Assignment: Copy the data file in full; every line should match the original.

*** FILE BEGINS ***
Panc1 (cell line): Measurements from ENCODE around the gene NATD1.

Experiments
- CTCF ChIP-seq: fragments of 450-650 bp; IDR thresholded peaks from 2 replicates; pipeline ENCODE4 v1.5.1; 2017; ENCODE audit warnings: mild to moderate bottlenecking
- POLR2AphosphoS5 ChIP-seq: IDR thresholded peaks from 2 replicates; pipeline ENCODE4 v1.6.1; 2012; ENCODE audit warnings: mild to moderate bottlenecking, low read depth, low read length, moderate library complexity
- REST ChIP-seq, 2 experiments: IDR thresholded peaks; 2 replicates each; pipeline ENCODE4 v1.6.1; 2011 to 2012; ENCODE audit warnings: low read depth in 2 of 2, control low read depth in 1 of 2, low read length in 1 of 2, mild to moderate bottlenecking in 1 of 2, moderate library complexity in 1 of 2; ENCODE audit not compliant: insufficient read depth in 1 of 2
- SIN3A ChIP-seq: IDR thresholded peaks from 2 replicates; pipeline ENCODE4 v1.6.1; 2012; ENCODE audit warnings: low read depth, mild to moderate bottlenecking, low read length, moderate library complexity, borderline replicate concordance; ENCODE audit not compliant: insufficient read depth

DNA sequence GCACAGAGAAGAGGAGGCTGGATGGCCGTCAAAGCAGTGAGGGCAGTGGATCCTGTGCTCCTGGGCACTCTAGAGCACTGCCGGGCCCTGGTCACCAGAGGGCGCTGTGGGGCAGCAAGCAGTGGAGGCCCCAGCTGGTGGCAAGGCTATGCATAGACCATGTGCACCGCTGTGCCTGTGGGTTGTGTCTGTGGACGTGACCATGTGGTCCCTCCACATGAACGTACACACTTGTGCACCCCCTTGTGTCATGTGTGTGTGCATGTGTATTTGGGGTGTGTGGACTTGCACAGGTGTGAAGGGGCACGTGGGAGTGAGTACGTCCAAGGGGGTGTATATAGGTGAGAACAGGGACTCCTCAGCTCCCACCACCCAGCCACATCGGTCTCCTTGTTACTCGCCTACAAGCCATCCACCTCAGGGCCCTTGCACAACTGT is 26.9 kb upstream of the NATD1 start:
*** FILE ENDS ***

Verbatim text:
Panc1 (cell line): Measurements from ENCODE around the gene NATD1.

Experiments
- CTCF ChIP-seq: fragments of 450-650 bp; IDR thresholded peaks from 2 replicates; pipeline ENCODE4 v1.5.1; 2017; ENCODE audit warnings: mild to moderate bottlenecking
- POLR2AphosphoS5 ChIP-seq: IDR thresholded peaks from 2 replicates; pipeline ENCODE4 v1.6.1; 2012; ENCODE audit warnings: mild to moderate bottlenecking, low read depth, low read length, moderate library complexity
- REST ChIP-seq, 2 experiments: IDR thresholded peaks; 2 replicates each; pipeline ENCODE4 v1.6.1; 2011 to 2012; ENCODE audit warnings: low read depth in 2 of 2, control low read depth in 1 of 2, low read length in 1 of 2, mild to moderate bottlenecking in 1 of 2, moderate library complexity in 1 of 2; ENCODE audit not compliant: insufficient read depth in 1 of 2
- SIN3A ChIP-seq: IDR thresholded peaks from 2 replicates; pipeline ENCODE4 v1.6.1; 2012; ENCODE audit warnings: low read depth, mild to moderate bottlenecking, low read length, moderate library complexity, borderline replicate concordance; ENCODE audit not compliant: insufficient read depth

DNA sequence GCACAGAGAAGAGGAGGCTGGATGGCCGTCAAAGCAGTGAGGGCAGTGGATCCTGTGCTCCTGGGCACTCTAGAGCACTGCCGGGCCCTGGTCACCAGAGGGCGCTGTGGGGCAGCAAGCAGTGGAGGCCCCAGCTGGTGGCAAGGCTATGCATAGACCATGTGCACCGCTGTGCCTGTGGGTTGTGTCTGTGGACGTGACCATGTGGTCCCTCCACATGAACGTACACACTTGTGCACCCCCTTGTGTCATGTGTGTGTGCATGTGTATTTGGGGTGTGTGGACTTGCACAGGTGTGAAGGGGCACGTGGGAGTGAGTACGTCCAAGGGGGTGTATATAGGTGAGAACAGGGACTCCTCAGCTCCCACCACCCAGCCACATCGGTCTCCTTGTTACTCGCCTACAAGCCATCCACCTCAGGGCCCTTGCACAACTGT is 26.9 kb upstream of the NATD1 start: